Awkward Reunion

Spring 2016, Uncategorized

by Mort Mather

I feel the bus slow down and check my watch for the millionth time—midnight, the time it is due in Jacob Lake. The bus is dark; the few other passengers are probably asleep. I pick up my bag with the clothes I’ll wear for the next couple of months and move to the front. It’s dark everywhere except for the headlights—no house lights, no cars or trucks, just the road. Then the headlights pick up a building with a gas pump out front, and then the sign on the building: “Jacob Lake Trading Post.” I see the Jeep, the same Jeep Dad drove away in when I was thirteen, never to come east again, he said. He gets out and comes toward me as the bus pulls away.

“You’ve grown quite a bit,” he says as he takes my bag.

“Yep. I guess.” What else should I say? So have you? You look good? How are you doing? We get in the Jeep, and he congratulates me on graduating from high school and asks how my trip has been. I tell him about the plane ride to Chicago and the bus to Flagstaff and spending the day walking around Flagstaff until it was time to board the bus to Salt Lake City. It all seems pretty boring. He tells me it will take about an hour on this dirt road before we come to the turnoff for the fire-lookout tower he mans in the summer. There’s a cabin at the base of the tower, he says, where we’ll live until the first snow.

We don’t really have much to say. It’s awkward. I could tell him how I changed my name by registering for high school as “O. Charles” instead of “Orville” and how the teachers at roll call read my name as “O. Charles” and how the kids from school called me “O.C.” and the kids who didn’t know me from before called me “Charlie,” but I don’t. Maybe I did it because I was mad at him for leaving and didn’t want to have his name anymore. I don’t know. He might have asked me why and I didn’t really have an answer.

What I want most is to get my parents back together. I’d never written anything like that in letters, but I thought about it a lot. I’m pretty sure Mom would come west if he asked her, and I’ll be going into the Army in a couple of months, so I wouldn’t be any bother.

“I think Mom still loves you.” I hadn’t intended to say that so soon, maybe not at all, but he wasn’t saying anything. He still didn’t say anything and then:

“Well, son, you’ll meet your brother and sister when they get up in the morning, and Georgette, their mother, is waiting up for us.”

A brother and a sister? The headlights bounce along the road ahead and reflect off the trees close by both sides. The letters I’d gotten over the past five years—not that many but still…a brother and a sister?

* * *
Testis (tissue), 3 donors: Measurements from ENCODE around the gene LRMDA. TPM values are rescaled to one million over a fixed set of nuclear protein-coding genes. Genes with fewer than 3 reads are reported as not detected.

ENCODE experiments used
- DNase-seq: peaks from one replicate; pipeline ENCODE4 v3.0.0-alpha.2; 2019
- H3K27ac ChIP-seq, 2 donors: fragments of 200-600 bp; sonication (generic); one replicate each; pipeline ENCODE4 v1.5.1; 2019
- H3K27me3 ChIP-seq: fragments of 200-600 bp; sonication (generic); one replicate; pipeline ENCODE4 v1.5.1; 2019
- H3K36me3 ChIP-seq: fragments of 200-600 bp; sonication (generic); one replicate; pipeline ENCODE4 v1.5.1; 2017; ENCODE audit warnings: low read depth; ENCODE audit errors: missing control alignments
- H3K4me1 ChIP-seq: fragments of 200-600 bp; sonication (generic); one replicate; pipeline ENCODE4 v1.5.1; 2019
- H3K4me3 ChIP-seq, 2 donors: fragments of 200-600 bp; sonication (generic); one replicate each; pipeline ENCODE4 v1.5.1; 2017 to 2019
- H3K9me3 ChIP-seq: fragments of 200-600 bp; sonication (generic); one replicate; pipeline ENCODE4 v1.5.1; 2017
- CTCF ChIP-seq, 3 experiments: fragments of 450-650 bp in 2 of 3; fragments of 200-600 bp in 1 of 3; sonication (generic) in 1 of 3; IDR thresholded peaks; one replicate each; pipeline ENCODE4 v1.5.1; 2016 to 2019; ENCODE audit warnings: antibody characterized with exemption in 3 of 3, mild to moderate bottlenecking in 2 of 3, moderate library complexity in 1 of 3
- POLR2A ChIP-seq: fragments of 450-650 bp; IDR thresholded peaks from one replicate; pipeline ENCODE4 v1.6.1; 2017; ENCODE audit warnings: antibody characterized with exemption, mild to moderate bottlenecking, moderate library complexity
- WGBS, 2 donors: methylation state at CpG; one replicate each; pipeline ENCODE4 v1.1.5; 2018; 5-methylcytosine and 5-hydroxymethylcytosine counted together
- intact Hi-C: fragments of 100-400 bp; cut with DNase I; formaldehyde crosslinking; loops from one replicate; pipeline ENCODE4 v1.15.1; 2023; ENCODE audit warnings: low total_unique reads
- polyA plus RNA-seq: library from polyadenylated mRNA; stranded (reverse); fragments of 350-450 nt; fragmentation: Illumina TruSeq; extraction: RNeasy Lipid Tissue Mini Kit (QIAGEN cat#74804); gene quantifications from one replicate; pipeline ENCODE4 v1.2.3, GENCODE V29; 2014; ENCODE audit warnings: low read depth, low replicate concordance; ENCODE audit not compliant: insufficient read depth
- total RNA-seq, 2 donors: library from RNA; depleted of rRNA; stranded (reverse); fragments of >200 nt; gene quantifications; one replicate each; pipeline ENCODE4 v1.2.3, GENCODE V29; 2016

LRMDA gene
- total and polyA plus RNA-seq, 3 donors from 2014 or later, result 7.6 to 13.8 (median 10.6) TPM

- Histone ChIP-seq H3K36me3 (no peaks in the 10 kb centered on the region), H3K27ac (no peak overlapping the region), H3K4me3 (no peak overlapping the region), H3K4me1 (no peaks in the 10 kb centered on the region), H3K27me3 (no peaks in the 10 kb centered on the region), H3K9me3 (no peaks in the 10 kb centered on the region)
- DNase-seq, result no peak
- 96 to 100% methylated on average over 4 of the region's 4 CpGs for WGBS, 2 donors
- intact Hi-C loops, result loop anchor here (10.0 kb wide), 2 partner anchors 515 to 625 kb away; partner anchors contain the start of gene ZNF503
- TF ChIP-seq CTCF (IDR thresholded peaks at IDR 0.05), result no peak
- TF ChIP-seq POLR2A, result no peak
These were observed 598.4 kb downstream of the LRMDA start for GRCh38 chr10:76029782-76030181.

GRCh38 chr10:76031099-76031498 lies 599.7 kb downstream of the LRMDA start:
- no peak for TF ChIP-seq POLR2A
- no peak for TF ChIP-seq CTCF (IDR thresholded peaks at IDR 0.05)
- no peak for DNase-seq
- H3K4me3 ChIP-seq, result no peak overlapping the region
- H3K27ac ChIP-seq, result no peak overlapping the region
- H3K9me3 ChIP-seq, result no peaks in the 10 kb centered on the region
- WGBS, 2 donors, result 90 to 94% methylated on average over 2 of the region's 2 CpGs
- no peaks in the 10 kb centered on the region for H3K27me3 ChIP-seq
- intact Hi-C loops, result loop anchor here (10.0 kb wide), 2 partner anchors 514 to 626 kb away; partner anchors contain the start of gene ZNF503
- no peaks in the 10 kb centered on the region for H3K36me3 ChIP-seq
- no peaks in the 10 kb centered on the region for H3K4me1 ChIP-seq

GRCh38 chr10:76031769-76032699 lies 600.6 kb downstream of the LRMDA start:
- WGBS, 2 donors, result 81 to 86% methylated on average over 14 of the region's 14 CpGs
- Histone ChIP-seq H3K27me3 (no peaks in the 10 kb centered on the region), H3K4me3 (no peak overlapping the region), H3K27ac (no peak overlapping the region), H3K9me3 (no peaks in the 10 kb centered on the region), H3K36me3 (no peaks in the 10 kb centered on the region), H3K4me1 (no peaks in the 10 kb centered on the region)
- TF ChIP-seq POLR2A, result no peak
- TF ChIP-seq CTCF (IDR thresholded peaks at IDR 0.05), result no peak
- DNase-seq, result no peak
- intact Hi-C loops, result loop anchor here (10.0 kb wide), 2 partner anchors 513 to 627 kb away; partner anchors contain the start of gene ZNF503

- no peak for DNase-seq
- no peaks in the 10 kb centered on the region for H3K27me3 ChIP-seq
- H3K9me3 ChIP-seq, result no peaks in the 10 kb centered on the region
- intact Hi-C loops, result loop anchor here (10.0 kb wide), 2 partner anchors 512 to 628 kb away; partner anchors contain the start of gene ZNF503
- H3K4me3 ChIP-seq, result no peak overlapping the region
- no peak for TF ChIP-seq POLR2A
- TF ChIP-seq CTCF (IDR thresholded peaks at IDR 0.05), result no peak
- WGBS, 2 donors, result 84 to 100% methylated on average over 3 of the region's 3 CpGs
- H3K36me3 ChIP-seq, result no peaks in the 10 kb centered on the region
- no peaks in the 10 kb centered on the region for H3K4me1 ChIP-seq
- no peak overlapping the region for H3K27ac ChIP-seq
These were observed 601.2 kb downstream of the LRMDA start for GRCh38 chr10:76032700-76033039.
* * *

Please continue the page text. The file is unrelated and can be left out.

“Does Grandma know?”

“No. No one back east knows. You can spread the word or not, as you wish.”

As I wish? Grandma doesn’t even know? How did this happen? Who is Georgette?

“You have another wife?”

“Yes. I married Georgette in Reno after I divorced your mother.”

So much for getting my parents back together. I guess Dad’s passion for painting western landscapes was not the only reason he left my mother and me to never come east again, he’d said. He also left to be with someone he worked with in New York and when he drove away from our farm five years ago he headed straight for the train station to pick her up before turning west.

So here I am, a couple of thousand miles from home, riding through the night making small talk with a father who walked out on me, about to meet a step-mother I never knew I had, as well as their children, who are also news to me, my half-brother who is three and my half-sister who is eighteen months.

Mort Mather has been writing for more than 40 years. His weekly column appears in three Maine newspapers, and he has written for Mother Earth News and other national magazines. He is the author of  “Gardening for Independence” and his fiction is included in the anthology On (Writing) Families. As a Featured Writer, he is open to discussing the art and business of writing with other contributors to the Journal. His website is This excerpt is from his book, “A Stone’s Throw.”

Photo credit: E.Schiele, Doppelbildnis Benesch. Fine Art. Encyclopædia Britannica ImageQuest. Web. 10 Mar 2016.

Schiele, Egon 1890-1918. 'Doppelbildnis Benesch,' Linz, Lentos Kunstmuseum /akg-images / Universal Images Group

Schiele, Egon 1890-1918. ‘Doppelbildnis Benesch,’ Linz, Lentos Kunstmuseum /akg-images / Universal Images Group

One thought on “Awkward Reunion

  1. This is a treasure of a book by an extraordinary, sensitive and insightful writer. Don’t miss it ! You will love Orvie!And just might find some similarities to your own life experiences within the pages. A fan, Lily

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